The amount of mobile data being diverted from networks to ease congestion will triple to 48 per cent over the next five years, according to a new report from ABI Research.
Data traffic is expected to grow by a factor of 30 over the period, and recent figures from Ericsson suggest that mobile data is reaching monthly levels of 225,000 terabytes.
Ericsson is tackling this by building new base stations, and recently announced its millionth, but ABI said that increasing capacity is not always an option.
Traffic overload is starting to choke the mobile networks, and ABI recommended in its Mobile Network Offloading report that firms use new technologies to alleviate congestion.
These should include Wi-Fi, femtocells, mobile content delivery networks and media optimisation.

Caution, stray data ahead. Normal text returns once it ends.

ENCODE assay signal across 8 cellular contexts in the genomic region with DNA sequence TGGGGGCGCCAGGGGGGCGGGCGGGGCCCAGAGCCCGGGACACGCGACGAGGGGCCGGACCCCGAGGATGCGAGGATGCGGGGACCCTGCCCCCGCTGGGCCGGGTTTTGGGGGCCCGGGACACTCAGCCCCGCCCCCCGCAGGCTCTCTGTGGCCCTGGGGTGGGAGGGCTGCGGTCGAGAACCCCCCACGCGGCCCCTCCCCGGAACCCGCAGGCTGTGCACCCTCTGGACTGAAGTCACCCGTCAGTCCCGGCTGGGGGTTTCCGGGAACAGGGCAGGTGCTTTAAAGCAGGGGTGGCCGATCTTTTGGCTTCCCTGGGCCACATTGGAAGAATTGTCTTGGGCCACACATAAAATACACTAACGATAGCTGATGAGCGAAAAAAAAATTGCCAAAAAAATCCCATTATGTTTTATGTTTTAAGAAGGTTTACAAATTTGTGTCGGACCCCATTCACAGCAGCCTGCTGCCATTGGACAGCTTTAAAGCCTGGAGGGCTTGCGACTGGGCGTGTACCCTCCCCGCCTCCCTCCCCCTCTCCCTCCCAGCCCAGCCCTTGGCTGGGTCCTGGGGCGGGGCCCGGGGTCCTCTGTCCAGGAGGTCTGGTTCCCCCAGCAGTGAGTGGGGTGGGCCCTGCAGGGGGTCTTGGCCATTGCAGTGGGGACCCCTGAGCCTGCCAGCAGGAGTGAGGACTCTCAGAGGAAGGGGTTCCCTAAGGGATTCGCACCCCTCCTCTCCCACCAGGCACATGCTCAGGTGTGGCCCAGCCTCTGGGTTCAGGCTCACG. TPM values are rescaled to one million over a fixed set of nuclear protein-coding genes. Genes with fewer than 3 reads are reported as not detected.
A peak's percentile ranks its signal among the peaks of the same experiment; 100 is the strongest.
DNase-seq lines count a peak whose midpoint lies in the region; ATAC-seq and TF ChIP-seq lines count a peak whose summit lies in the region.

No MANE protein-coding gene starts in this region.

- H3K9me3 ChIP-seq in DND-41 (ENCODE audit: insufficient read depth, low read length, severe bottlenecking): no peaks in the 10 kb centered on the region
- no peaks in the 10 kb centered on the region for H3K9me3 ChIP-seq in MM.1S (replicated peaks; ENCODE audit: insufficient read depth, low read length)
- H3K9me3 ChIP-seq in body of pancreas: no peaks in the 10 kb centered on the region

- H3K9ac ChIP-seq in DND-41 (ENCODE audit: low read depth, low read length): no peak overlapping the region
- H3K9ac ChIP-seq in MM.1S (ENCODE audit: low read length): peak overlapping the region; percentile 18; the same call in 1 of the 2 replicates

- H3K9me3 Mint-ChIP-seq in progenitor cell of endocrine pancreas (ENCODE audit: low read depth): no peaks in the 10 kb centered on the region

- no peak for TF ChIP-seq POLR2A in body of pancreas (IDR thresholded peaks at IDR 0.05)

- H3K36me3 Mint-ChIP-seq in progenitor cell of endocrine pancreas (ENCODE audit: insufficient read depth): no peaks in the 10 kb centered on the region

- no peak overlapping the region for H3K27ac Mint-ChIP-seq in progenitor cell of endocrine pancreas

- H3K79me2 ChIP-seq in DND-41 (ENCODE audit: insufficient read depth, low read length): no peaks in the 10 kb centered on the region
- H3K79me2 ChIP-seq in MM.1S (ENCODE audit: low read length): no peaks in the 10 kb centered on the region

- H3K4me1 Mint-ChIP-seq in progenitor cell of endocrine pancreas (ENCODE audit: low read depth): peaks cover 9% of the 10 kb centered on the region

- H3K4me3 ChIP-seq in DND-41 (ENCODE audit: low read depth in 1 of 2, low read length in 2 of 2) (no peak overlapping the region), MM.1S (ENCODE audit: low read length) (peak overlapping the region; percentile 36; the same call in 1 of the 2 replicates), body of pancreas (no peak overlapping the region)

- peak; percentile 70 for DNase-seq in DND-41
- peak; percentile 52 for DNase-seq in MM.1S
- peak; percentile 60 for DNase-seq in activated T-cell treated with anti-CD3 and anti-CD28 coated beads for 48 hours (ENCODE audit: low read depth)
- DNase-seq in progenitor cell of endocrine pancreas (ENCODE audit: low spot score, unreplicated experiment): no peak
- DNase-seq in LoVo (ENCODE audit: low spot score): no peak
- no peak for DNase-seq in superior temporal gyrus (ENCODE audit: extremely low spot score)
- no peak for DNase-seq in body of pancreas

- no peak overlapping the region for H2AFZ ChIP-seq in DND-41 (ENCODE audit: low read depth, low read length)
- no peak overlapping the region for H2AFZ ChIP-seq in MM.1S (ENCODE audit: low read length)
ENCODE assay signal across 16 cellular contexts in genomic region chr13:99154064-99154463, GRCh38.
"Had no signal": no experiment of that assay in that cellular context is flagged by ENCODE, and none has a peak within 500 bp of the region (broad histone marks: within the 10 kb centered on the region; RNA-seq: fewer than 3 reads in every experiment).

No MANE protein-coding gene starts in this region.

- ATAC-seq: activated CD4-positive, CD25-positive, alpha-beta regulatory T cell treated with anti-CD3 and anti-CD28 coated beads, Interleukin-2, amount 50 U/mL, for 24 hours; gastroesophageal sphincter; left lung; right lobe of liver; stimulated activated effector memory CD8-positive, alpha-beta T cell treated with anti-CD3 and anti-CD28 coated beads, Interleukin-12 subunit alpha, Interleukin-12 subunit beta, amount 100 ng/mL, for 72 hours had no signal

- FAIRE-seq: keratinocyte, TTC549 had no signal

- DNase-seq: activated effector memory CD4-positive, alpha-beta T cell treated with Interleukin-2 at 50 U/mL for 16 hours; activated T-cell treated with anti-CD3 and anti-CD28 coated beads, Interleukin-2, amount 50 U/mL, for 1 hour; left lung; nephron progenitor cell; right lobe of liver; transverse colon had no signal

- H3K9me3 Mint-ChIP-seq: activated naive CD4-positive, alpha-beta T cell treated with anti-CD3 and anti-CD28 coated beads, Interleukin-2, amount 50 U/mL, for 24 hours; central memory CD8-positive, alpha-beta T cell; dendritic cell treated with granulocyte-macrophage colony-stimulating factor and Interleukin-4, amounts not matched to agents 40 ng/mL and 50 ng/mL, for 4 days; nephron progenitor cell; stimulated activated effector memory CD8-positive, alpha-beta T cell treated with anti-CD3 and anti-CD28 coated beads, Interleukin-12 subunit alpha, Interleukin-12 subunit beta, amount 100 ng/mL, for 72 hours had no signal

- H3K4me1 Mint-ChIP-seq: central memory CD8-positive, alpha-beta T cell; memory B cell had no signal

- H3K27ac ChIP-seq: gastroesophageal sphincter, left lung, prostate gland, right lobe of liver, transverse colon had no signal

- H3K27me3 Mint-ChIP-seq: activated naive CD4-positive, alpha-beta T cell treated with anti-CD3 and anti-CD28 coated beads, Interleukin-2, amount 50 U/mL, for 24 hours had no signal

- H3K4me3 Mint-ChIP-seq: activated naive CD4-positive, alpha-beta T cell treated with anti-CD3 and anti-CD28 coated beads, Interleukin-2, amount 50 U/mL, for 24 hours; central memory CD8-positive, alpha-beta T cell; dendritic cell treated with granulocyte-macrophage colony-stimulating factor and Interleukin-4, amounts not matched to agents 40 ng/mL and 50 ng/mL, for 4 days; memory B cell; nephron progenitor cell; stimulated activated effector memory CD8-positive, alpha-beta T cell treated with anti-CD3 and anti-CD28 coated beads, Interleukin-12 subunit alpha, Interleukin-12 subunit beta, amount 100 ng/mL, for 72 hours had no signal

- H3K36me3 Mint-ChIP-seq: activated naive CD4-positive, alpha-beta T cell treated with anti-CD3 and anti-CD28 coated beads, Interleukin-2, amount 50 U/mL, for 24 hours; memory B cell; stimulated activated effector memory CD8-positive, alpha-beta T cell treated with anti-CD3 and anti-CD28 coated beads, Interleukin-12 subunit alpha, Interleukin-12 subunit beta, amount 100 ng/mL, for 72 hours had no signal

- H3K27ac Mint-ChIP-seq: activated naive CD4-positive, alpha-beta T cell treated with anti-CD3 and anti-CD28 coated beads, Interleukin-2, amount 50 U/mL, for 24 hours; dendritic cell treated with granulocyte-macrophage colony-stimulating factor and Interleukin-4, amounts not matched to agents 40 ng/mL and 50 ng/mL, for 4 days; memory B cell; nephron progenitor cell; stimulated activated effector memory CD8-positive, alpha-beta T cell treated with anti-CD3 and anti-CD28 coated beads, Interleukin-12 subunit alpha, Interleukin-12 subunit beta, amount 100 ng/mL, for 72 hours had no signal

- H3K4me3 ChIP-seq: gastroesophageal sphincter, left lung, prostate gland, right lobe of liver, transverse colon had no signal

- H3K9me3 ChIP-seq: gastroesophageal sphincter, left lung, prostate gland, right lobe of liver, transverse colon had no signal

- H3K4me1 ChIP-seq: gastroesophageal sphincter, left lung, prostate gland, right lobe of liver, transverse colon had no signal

ABI Research practice director Aditya Kaul explained that by using these technologies firms could save themselves from traffic overload.
"Each of these offload and optimisation technologies is aimed at solving a particular problem and they will all coexist. Wi-Fi is effective in covering limited areas containing many users, such as transport stations and sports venues," he said.
By contrast, a femtocell would be a good option for targeting small numbers of heavy data users, while a mobile content distribution network could be used to cache files locally, lessening load, for example, should a video go viral.
Compression, meanwhile, is the most popular method now and will continue to be so.
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